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This week we embraced another opportunity to implement our philosophy – change or die – in a very deep sense.

We met with members of a very small Southern town to discuss the dynamics of their community. Upon arriving, it was evident that the majority of property/roads were run-down and unkempt – a sight for sore eyes. The community members voiced not only their resentment for the poor physical conditions, but an overall mindset held within the community barring proactive measures to do something about it – ‘don’t rock the boat’.

At an all day session, in the morning we heard mostly disheartening stories of discontentment in quality of life. When we reconvened in the afternoon, however, we shared our experience with changing perceptions and that critical catalyst of a vision. The group began envisioning how their community could actually develop positively. And what it really comes down to – mindset. The ability to change others’ perceptions begins with first changing your own.

While they can’t immediately change the reality of their town’s conditions, the group realized that if they were going to change anyone’s perception of reality, it was going to have to come from them first. To me, the whole experience was truly gratifying. Being able to inspire these weary, skeptical community members to envision a better life reminded me why I love my job and living our philosophy of change.

by Marisa LaVallee Brand Futurist The Republik Corporal Strategic Ops

Photo Credit: Laitr Keiows and NASA via Wikimedia Commons – Licensed CC-BY-NC-SA


I was recently introduced to the popularly growing location-based service called Foursquare. A friend began referring to himself as ‘mayor’ of various local venues, as the social networking service is based on a game-like premise, sparking my competitive nature to become involved and earn top rank wherever my heels take me.

While Time ranked such location-based technology as no. 1 on their list of 10 Tech Trends for 2010, my ambitious spark waned as I considered the dangers of sharing this personal information. Do I really want people knowing where I am 24/7? Please Rob Me.

Aside from privacy concerns, there are incentives. Whenever you check in at your location, you are updated with other nearby places of interest. Then, as your number of visits increase at a particular place, more credibility is lent to your user review.

As other similar location-based services will continue to emerge, such technology is said to develop on already existing social networks like Facebook soon.

by Jenn Yaga Brand Futurist The Republik Corporal Public Relations Ops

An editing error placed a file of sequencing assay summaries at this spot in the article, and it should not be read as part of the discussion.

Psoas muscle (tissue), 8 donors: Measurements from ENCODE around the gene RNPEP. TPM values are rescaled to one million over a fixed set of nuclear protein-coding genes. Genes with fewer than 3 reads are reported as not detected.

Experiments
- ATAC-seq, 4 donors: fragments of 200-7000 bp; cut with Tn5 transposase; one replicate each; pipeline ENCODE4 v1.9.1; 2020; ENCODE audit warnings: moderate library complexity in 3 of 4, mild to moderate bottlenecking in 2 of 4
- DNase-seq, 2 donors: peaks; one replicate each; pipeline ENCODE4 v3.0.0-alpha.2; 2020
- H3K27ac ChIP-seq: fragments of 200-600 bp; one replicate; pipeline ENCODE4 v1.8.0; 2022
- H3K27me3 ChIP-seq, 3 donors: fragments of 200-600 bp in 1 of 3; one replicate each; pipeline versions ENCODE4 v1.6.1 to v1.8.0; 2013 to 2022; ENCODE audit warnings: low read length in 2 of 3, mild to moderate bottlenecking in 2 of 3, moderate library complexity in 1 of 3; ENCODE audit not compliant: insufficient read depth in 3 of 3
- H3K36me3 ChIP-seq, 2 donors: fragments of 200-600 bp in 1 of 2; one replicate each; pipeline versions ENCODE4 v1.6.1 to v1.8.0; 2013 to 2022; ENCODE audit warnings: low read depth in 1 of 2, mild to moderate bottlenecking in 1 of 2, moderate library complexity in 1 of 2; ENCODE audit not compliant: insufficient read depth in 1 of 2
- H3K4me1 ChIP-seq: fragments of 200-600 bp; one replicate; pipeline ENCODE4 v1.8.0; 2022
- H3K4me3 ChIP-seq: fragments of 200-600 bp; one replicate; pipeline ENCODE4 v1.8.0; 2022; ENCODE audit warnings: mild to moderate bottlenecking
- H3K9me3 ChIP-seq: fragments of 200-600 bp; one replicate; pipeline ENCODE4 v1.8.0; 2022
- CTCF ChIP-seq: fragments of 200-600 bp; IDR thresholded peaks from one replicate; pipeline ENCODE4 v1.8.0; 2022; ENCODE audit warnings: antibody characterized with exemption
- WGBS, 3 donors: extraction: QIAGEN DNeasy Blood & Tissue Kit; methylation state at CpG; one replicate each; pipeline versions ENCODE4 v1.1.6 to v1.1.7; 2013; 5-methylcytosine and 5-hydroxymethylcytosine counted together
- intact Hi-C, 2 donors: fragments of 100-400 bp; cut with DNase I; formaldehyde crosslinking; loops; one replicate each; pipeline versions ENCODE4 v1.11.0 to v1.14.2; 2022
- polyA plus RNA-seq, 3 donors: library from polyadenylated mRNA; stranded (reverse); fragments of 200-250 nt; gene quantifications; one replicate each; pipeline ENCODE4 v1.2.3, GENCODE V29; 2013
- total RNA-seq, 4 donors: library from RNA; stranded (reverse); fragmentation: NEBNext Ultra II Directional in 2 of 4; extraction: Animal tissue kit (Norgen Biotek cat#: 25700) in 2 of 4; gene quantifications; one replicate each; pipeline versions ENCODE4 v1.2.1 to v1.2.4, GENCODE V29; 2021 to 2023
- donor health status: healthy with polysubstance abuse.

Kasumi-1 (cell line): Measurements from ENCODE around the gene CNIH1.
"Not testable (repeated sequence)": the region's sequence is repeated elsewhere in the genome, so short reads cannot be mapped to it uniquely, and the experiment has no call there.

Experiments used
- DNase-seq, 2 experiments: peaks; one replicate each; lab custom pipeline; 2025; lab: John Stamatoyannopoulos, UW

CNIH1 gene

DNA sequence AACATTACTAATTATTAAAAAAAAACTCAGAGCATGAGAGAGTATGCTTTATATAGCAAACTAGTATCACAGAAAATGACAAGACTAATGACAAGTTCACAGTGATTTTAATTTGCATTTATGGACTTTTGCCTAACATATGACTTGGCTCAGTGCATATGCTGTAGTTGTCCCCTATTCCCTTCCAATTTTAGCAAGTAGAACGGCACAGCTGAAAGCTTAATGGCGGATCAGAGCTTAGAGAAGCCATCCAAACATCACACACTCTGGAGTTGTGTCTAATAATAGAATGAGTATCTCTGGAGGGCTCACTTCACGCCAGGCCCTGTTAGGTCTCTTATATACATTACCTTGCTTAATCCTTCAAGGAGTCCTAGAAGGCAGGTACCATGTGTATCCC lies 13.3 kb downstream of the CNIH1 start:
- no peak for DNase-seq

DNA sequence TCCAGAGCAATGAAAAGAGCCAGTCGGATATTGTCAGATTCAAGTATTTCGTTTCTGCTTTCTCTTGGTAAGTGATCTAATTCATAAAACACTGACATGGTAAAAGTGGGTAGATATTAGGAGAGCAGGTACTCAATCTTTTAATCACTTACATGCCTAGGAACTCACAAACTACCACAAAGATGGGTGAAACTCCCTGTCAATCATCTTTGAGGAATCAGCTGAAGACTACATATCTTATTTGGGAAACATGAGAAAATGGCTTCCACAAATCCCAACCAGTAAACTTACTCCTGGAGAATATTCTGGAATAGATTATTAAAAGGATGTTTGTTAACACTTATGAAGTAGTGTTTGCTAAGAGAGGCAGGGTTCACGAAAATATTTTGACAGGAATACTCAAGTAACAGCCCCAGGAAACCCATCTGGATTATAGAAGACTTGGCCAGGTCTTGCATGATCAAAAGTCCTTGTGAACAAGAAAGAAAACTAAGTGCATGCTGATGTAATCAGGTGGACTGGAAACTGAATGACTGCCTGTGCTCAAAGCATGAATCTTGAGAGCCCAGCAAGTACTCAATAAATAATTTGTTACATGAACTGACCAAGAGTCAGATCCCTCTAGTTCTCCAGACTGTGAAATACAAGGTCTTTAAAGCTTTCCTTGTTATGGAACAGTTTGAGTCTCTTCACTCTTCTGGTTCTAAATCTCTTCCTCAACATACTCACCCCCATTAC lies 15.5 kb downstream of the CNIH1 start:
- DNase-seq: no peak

This week’s blog is in dedication to the latest Apple invention released last week: the iPad. According to Brady Bone, Creative Ops, “The iPad shouldn’t exist yet… Apple has shown us the future,” he continues, “Take the agency, I see strategic/account people using [the iPad] as a primary device.”

As a member of the strategic team myself, I’m privy to the aforementioned assertions. Apple should endorse small businesses with iPads and we’ll give them our valuable feedback (and keep them).

Wishful thinking. Apple didn’t even drop a dime for their role in the main story line of last week’s episode of ABC’s Modern Family, when character Phil Dunphy had only one wish for his birthday: the iPad. While Apple may have lost an opportunity to make a few bucks, ABC lent its show a new level of hipness through Dunphy’s character. An AdAge article explains just why ABC incorporated an Apple device:

“Its gadgets and computers are viewed as status symbols, even cultural icons, so it’s no wonder to see shows that want to make characters seem hip — witness the perennial appearance of an Apple laptop in HBO’s “Sex and the City” — happily weave its goods into scenes and hands.”

While the iPad will continue to generate buzz in pop culture, it certainly won’t fall wayside as a fad. On the contrary, the device is a stepping stone into the next generation of technology for businesses and networking.

by Marisa LaVallee Brand Futurist The Republik Corporal Strategic Ops

Photo Credit: © Apple Inc.


“Be the change you wish to see in the world.” – Mahatma Gandhi

Change is the only absolute.

This was the subject of a memo I received less than two years into my first job.  It came from the president of our small-but-growing agency outlining some sweeping personnel changes designed to improve our offering by tapping into individual skill sets previously unknown or under-used.  The moves didn’t directly affect my role or responsibility, but it forever changed the way I look at business and the world.

It was the single most empowering message I ever received. Fear of the unknown is replaced by a new world of possibilities. Wake up tomorrow with the expectation of change and you will not be disappointed.  And after 25 years, every day is still a new opportunity.  Change or die, indeed.

For me, it was five simple words.  How about you?  What has caused you to change the way you see things?

by Dwayne Fry Brand Futurist The Republik Commander Strategic Ops

Photo Credit: via